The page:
We often need to send or get data from a database. Now that we are implementing Redux in our applications, let’s take a look at how middleware can help us deal with our asynchronous Redux code.

Once we fetch our data, we no longer want to store it in our component’s state. We want to be able to put it in the Redux store when it comes back.

Today, we will:

  • Discuss what middlware is, and what it is used for
  • Learn about Thunks, and the problems they solve for us
  • Explore a familiar project, and discuss where we could use thunks
  • Write some thunks

Learning goals

  • Be able to explain why middleware is helpful
  • Be able to add middleware to your redux project
  • Be able to write your own thunks
  • Be able to test thunks


  • Middleware
  • Thunks
  • redux-thunk

What is Middleware?

Middleware provides a 3rd party between dispatching an action and the moment it reaches a reducer. It basically allows us to hook into the lifecycle of Redux and run some other code between the time an action is dipatched and the time it gets to the reducer.

If we think about it, there are 3 stages of an asynchronous request:

  • The start of the request
  • If the request succeeds
  • If the request fails

Our state needs to account for each of these stages.

Thunk, n.

A thunk is just another name for a function. But it’s not just any old function… it’s a special name for a function that wraps an expression to delay its evaluation. Let’s take a look at a very basic example of a thunk.

const notAThunk = () => {
   return () => console.log('do stuff now')

Here, the inner function that is returned is a thunk. You’ve probably seen this pattern before; you just didn’t know it was a thunk. If you want to execute the do stuff now part, you would have to call it like notAThunk()() - calling it twice, basically.


Up until this point, we’ve only seen Redux actions as objects that don’t do anything. Pretty boring, right? Wouldn’t it be cool if we could actually make them do something… like make a fetch request or trigger other actions? Enter redux-thunk!

Redux-Thunk is a middleware that allows our action creators to return a function instead of an action object. The thunk can be used to delay the dispatch of an action, or to dispatch only if a certain condition is met. It looks at every action that passed thrugh the system; and if it’s a function, it calls that function. This is just another tool that can help us decouple our application logic from our view rendering.

Redux passes 2 arguments to thunk funcitons: dispatch so that we can dispatch new actions if we need to, and getState so that we can access the current state.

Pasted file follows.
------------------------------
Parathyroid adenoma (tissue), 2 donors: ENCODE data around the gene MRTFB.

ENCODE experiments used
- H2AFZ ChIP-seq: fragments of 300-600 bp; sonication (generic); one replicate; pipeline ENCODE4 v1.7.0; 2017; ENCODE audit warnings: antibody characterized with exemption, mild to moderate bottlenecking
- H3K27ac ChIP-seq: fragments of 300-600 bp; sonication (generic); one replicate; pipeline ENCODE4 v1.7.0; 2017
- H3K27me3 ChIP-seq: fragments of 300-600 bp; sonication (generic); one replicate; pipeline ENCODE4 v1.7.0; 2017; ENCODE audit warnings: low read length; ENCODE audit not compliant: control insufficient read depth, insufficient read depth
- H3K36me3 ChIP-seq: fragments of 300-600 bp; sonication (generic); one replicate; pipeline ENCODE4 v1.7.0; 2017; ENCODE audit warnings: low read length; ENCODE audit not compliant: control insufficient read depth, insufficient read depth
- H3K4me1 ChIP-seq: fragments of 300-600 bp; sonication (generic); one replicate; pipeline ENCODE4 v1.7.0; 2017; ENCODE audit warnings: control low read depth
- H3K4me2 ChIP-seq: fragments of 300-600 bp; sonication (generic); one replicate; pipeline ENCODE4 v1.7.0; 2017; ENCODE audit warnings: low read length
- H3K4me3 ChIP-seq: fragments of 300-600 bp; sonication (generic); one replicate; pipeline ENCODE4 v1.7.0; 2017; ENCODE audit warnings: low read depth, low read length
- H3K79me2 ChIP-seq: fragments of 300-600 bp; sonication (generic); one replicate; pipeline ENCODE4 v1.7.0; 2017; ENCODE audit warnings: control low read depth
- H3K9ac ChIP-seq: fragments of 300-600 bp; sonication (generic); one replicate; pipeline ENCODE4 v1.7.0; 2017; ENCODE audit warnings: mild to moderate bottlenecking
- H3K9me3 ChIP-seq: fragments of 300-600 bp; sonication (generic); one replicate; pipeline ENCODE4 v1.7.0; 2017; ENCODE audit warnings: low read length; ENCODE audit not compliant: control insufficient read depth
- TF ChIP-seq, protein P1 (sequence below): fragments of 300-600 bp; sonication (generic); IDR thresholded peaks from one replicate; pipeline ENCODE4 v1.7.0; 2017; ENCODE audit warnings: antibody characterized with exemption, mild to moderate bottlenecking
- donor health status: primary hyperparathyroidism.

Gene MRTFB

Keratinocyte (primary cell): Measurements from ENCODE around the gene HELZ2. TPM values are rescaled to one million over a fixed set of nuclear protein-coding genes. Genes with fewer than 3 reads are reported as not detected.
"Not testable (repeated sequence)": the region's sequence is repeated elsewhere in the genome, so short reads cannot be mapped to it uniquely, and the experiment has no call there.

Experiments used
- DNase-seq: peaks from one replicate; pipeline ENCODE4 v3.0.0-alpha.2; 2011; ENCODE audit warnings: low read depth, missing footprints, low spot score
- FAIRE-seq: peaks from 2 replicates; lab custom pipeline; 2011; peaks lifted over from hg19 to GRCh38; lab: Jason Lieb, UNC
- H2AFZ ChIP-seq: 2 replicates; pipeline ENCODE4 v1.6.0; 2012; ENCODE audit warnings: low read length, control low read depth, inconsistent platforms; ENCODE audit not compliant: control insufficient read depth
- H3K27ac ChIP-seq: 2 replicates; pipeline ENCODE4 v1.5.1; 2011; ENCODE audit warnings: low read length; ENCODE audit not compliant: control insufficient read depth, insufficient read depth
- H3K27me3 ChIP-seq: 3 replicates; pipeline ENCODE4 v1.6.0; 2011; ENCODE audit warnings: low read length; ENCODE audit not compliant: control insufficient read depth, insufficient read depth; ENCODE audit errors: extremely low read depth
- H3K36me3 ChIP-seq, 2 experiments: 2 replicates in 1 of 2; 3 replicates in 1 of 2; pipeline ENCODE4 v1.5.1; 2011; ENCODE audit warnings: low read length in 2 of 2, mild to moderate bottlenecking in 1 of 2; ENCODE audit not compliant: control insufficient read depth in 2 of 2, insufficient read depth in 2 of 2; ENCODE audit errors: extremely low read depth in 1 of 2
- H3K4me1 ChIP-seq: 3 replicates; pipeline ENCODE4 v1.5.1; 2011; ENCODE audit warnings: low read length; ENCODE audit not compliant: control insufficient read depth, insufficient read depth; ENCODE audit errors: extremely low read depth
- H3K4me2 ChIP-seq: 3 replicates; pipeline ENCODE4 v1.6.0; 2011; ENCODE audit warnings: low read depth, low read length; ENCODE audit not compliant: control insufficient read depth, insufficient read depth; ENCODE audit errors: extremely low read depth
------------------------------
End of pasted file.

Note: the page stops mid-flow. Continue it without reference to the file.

Enough talk - let’s see how this actually works!

To demonstrate how redux-thunk actually works, we’re going to be using this same repos we used to create our Turing Front-End Staff website. Here is the client-side repo we will be working in and the backend repo we will be fetching our data from.

Start Up Instructions

  • Clone down promises-api, run npm install and npm start. The server should now be running on localhost:3001
  • Clone down promises-practice
  • Checkout the branch pre-redux-aa git checkout pre-redux-aa
  • Install the dependencies npm install
  • Start up the application npm start

If we take a look at App.js, we can see that our component’s state currently has 3 properties. These properties correspond to the 3 stages of our async request that we need to account for.

// App.js
this.state = {
   staff: [],
   isLoading: false,
   error: ''
Take a few minutes and review the fetchStaff, fetchBios, and commponentDidMount methods that are being used to fetch our data and handle our loading and error cases.

Converting to Redux

To start, we will need to add Redux, React-Redux, and Redux-Thunk as dependencies of our project so that we can use them. I’m also going to go ahead and install the redux-devtools-extention. I have found that this is easier to use when passing multiple arguments to createStore().

npm install --save redux react-redux redux-thunk redux-devtools-extension

Designing our state

From what we already have, we know our state needs to have 3 propertes:

  • staff
  • isLoading
  • error

We will need to create an action for each of these, but we will probably also need an additional 2 action creators that will call our other 3 action (creators) depending on the status of fetching the data. These additional 2 action creators will look very similar to our asynchronous fetchStaff and fetchBios methods, but instead of directly setting state with this.setState({ isLoading: true }), we’ll dispatch an action to do the same: dispatch(isLoading(true)).